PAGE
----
Is this the 'birthplace' of Netbook? Hahaha...
by wordtop - 7/9/09 10:51 AM
In Reply to: beautiful by gepis1976
i'm shopping for my 2nd Netbook, and was feeling a little nostalgic. so, searched for this thread, and - like bumping into an old friend again - the thread is still here!
'vision', 'triumph'... u had me thinking i was a little 'steve job' there for a while... i was tempted to title this page as "I'm the Father of Netbooks?" hahaha!! ;P
well, as a matter of fact, i DID email a summary of my comments in this post to a few computer manufacturers, including ACER, HP, Sony, Fujitsu etc. (a list of people i've sent my ideas to are listed at the bottom of this post, a little 'history' there)
i'm just glad that someone thought of it, and made the product. was it because of my ideas, directly or indirectly? that's something which can never be verified - nor does it matter anyway, so long as i've seen the product becoming a reality and success (and proven Bob wrong!!), and that they came up with a more catchy name for it than the clumsy 'wordtop'...
during my college days i always envied those who could afford to buy a laptop, especially those stylish, tiny ones (e.g. fujitsu's range). though i could afford to buy 1 for myself during grad school, it was almost as huge as the size of the tables in the lecture room... a hassle to carry around and i dont need half of the functions anyway (such as the CD-Rom) when i'm outside home.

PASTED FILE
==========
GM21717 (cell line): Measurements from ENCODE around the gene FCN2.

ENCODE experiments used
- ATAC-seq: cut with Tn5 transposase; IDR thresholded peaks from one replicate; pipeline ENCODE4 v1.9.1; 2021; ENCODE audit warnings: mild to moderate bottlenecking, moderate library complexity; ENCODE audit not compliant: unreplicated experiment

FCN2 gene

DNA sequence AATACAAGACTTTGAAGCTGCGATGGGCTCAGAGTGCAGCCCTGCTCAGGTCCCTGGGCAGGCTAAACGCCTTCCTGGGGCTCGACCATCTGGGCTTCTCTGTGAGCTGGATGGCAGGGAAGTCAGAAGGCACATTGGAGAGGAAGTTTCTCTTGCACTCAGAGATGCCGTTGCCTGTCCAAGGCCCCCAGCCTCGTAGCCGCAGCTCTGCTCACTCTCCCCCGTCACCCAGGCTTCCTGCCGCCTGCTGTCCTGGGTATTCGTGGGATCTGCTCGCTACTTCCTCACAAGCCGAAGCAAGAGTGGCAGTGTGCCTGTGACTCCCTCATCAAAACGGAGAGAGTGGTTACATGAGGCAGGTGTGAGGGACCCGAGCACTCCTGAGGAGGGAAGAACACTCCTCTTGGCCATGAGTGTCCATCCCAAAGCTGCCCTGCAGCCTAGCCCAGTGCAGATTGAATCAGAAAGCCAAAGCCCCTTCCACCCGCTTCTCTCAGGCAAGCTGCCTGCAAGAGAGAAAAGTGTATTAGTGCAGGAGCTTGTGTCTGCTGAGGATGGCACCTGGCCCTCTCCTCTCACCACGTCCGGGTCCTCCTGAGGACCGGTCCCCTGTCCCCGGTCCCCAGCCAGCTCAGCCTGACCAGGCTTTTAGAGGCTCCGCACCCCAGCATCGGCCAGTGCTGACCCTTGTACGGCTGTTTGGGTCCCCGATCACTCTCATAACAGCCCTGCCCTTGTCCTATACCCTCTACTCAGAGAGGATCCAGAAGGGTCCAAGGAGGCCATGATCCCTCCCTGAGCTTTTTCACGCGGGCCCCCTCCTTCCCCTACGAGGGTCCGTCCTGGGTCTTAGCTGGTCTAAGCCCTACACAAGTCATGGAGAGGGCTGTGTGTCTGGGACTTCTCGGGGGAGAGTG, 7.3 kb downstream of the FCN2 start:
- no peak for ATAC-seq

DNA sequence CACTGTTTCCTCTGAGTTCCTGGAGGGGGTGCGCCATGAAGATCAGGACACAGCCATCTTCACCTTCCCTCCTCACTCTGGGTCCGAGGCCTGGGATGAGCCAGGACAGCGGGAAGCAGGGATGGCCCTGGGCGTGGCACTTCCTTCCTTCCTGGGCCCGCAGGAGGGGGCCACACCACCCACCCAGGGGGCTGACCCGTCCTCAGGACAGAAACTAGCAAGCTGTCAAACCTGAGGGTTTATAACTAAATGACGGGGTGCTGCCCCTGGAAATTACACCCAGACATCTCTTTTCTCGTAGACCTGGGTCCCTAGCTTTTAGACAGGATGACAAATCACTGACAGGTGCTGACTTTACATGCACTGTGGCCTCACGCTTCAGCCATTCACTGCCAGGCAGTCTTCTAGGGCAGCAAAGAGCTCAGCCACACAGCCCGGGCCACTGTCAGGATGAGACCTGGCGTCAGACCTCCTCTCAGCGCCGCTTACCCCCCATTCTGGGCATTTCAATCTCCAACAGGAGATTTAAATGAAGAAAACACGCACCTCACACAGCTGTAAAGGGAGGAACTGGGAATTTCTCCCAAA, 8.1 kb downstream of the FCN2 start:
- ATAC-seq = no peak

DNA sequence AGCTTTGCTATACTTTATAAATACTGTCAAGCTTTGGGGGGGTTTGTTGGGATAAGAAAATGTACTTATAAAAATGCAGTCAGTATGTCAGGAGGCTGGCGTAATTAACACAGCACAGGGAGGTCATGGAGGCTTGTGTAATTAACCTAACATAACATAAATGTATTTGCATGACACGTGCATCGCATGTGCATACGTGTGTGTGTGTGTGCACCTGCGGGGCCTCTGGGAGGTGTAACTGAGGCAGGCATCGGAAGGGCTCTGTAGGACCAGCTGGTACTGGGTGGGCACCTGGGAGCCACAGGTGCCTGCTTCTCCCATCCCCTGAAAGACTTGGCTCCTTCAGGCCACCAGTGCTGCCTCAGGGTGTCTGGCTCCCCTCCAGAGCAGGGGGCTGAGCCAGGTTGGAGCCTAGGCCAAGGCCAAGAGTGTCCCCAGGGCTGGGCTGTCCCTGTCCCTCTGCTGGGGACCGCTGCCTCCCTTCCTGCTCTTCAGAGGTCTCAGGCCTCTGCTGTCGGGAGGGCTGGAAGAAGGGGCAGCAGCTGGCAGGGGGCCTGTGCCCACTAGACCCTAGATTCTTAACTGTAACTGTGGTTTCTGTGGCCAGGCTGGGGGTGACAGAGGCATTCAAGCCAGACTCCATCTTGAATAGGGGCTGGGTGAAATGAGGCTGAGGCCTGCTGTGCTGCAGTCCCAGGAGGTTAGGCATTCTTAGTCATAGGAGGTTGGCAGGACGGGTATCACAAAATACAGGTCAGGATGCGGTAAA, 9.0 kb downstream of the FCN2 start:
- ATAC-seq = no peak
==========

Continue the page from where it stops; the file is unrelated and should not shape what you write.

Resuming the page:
now, with netbooks, it's not only convenient for me but i also see many people give them as affordable, stylish and practically beneficial gifts to their children, nephews and nieces who r just beginning college/even high school. it has really 'empowered' (perhaps a little strong) many younger people, especially lower-income college students.
but your superlative words do remind me of what i felt when i first saw a wide range of netbooks on display in the shopping mall last year... though it came later than i wished for, i told myself, "is this really happenning??"
yeah, i'll always wonder whether i had something to do with this, especially when i read stuff like this:
"The bottom line:
******Asus practically invented****** the Netbook market, and the Eee PC 1000HE is an overdue overhaul that offers a new CPU and great battery life, but misses some of the competition's bells and whistles."
people to whom i've emailed my ideas in 2006, and the relevant info of my emails/their replies (mostly automated) to my emails (somehow they r still in my inbox. i know this is over-the-top but i just thought of sharing a little piece of 'computer history' here?? ole ole...):
Re: Product Idea - WordtopFriday, August 4, 2006 11:04 AM
"Alan Stafford" <Alan_Stafford@pcworld.com>
Fujitsu PC Asia Request Confirmation (00264255)Saturday, July 29, 2006 5:00 AM
Re: VGN-X505ZP (KMM16189291I21924L0KM)Friday, August 4, 2006 8:42 AM
RE: Feedback to CEO and President Mark Hurd from J LMonday, August 7, 2006 1:01 PM
"External ceo-communication" <firstname.lastname@example.org>
RE: Dell Support Request: Other Question not listed #AutoReply# (KMM34701603I57L0KM)Tuesday, August 8, 2006 12:40 AM
Suggestions (KMM5117917I9552L0KM)Tuesday, August 8, 2006 12:42 AM
"Circuit City Email Response" <email@example.com>
'Need-Based' Computing - 'Wordtop'?Tuesday, August 8, 2006 12:41 AM
AIWebMaster@acer.com.tw, Acer_care_webmaster@acer.com.tw, firstname.lastname@example.org, email@example.com, firstname.lastname@example.org, email@example.com, firstname.lastname@example.org, "BestBuy.com Customer Care" <email@example.com>, "TigerDirect Comments & Suggestions" <firstname.lastname@example.org>,
can't remember if i had posted to Asus, though...
and the 'typical' content of my emails to these people:
"Maybe it's time the computer manufacturers start
revolutionising their approach to design and
production: Dont just produce what you think are the
best 'package' and expect the consumers to just accept
them. Start asking what kind of 'unfulfilled needs'